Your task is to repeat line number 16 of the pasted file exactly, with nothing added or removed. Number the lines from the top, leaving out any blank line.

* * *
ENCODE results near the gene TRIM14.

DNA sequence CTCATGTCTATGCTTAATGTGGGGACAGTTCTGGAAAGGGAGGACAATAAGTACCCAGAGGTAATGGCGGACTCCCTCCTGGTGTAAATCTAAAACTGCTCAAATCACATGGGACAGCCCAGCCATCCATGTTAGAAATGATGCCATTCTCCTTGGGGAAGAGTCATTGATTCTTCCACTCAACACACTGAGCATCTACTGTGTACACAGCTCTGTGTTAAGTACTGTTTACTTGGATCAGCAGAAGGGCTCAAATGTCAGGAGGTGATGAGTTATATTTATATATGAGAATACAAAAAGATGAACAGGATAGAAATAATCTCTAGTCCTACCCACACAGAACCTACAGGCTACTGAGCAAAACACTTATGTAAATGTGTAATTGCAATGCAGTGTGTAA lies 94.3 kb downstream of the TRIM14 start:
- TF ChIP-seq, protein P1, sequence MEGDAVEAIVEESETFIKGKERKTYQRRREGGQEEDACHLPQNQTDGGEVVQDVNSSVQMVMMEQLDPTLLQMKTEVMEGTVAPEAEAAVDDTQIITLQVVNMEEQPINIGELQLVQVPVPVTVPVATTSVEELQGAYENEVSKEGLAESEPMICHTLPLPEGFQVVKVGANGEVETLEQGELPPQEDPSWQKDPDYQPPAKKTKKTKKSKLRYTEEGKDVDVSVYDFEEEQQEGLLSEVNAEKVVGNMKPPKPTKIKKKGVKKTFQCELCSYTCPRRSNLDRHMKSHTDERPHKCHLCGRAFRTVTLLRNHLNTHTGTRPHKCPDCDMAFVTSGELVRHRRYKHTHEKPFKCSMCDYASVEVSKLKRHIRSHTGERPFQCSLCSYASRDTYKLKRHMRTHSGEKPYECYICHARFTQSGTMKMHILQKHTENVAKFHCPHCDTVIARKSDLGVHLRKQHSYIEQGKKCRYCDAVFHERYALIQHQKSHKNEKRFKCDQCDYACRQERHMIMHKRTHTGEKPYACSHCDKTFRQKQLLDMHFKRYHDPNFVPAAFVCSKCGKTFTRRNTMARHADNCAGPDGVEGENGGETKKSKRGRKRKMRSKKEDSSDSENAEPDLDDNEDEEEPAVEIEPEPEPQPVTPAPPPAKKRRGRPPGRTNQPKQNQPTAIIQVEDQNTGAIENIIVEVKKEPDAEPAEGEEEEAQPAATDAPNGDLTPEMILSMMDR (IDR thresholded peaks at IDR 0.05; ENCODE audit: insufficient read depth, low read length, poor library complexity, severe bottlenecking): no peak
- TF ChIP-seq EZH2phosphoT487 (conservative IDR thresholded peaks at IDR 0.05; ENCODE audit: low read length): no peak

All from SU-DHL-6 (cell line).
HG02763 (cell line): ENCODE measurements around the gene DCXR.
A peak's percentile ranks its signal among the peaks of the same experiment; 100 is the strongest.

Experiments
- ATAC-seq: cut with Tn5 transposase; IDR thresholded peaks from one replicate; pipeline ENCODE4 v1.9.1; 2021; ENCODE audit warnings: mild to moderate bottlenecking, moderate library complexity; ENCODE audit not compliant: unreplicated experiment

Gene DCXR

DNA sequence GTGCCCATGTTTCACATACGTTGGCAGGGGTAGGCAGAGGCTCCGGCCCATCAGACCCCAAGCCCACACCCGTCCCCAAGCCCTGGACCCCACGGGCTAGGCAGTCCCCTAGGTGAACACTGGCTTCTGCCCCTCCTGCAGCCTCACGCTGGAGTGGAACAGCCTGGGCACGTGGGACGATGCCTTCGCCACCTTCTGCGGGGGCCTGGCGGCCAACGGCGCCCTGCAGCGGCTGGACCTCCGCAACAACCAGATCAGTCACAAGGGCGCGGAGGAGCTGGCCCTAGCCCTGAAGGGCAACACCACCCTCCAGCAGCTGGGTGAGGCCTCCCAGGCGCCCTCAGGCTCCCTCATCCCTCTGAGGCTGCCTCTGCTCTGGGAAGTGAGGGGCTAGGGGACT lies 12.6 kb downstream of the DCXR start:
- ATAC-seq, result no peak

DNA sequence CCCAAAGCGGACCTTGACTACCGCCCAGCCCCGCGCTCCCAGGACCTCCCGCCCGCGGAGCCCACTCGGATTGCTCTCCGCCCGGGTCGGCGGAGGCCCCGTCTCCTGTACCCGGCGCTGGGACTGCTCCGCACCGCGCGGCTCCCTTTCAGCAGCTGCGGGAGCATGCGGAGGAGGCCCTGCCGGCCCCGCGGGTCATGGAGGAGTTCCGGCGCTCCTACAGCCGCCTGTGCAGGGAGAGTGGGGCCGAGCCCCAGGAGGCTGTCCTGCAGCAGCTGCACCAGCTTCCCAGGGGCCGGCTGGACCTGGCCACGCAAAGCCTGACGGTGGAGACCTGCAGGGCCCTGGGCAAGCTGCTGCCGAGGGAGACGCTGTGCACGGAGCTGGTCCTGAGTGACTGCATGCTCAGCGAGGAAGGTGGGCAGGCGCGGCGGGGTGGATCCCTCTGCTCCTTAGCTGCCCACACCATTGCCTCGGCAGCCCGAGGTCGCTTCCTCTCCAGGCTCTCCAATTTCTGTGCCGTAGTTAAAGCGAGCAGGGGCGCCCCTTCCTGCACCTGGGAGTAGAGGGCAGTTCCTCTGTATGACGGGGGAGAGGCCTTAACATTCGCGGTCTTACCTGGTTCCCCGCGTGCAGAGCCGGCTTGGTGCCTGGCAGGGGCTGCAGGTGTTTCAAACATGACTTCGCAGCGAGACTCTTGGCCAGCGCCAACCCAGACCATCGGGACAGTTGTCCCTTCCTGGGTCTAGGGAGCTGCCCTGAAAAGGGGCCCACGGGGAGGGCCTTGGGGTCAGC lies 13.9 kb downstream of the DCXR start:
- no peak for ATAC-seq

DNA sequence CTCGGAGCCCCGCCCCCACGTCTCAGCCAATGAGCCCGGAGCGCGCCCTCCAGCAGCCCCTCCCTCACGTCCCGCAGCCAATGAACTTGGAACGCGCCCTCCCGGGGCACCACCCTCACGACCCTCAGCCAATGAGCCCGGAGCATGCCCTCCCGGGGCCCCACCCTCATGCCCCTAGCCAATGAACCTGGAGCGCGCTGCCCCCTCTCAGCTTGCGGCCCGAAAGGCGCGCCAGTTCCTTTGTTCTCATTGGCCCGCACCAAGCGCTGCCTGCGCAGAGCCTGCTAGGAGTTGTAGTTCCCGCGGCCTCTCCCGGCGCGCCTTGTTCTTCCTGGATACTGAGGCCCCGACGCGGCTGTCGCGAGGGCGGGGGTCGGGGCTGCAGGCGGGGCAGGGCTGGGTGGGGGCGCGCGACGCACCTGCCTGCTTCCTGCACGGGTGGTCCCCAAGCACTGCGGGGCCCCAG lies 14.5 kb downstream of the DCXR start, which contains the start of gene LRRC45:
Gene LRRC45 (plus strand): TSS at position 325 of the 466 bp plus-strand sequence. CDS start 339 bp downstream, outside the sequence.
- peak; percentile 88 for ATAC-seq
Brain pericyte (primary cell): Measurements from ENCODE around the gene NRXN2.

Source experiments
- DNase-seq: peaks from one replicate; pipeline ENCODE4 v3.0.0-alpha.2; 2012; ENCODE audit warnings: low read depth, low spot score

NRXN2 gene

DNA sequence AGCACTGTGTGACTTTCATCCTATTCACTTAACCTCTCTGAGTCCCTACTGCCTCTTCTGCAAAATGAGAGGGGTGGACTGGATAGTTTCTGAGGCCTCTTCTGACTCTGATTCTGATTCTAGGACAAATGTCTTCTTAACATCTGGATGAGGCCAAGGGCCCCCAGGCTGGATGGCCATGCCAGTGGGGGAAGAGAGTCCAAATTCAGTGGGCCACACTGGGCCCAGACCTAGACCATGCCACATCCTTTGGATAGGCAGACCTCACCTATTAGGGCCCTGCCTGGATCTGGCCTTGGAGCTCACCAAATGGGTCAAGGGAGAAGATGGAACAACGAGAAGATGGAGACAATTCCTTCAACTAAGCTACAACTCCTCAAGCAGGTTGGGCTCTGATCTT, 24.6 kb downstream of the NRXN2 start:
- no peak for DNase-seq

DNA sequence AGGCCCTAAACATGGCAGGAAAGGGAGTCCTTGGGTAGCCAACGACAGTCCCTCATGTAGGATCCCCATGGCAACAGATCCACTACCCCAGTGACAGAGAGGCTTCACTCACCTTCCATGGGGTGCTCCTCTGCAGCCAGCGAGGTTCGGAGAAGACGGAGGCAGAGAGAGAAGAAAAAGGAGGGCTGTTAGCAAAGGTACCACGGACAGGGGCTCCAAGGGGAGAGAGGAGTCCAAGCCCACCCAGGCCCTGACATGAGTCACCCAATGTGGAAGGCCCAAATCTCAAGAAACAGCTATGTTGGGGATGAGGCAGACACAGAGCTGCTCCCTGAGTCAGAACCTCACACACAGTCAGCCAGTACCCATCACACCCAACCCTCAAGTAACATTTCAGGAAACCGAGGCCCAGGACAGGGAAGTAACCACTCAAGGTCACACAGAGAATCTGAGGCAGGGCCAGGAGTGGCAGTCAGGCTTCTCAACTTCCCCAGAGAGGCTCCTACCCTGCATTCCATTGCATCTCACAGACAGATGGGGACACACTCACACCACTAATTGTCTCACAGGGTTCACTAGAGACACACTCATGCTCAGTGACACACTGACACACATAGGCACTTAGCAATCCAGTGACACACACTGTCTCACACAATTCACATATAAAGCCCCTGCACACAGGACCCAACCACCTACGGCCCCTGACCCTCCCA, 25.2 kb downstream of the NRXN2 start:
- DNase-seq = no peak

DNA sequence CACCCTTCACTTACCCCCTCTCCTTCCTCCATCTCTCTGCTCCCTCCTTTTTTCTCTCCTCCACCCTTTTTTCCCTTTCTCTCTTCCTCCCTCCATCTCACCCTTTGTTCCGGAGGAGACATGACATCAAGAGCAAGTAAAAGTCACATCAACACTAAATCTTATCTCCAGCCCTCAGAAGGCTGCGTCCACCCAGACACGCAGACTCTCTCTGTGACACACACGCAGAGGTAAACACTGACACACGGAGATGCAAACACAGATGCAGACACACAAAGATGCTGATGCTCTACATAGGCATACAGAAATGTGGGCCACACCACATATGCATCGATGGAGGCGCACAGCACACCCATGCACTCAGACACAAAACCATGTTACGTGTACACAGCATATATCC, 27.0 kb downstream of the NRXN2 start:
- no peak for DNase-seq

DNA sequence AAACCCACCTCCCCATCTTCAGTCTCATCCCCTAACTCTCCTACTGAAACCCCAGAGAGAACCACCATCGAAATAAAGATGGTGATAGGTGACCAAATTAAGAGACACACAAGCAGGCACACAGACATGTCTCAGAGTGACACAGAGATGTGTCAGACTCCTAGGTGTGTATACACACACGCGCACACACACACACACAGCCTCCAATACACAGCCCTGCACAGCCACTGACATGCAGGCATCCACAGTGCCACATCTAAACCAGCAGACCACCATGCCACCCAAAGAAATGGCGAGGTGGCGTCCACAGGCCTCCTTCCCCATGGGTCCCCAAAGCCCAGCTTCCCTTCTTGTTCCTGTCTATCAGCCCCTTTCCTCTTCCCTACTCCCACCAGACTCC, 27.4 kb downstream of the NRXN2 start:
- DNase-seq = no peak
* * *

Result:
Gene LRRC45 (plus strand): TSS at position 325 of the 466 bp plus-strand sequence. CDS start 339 bp downstream, outside the sequence.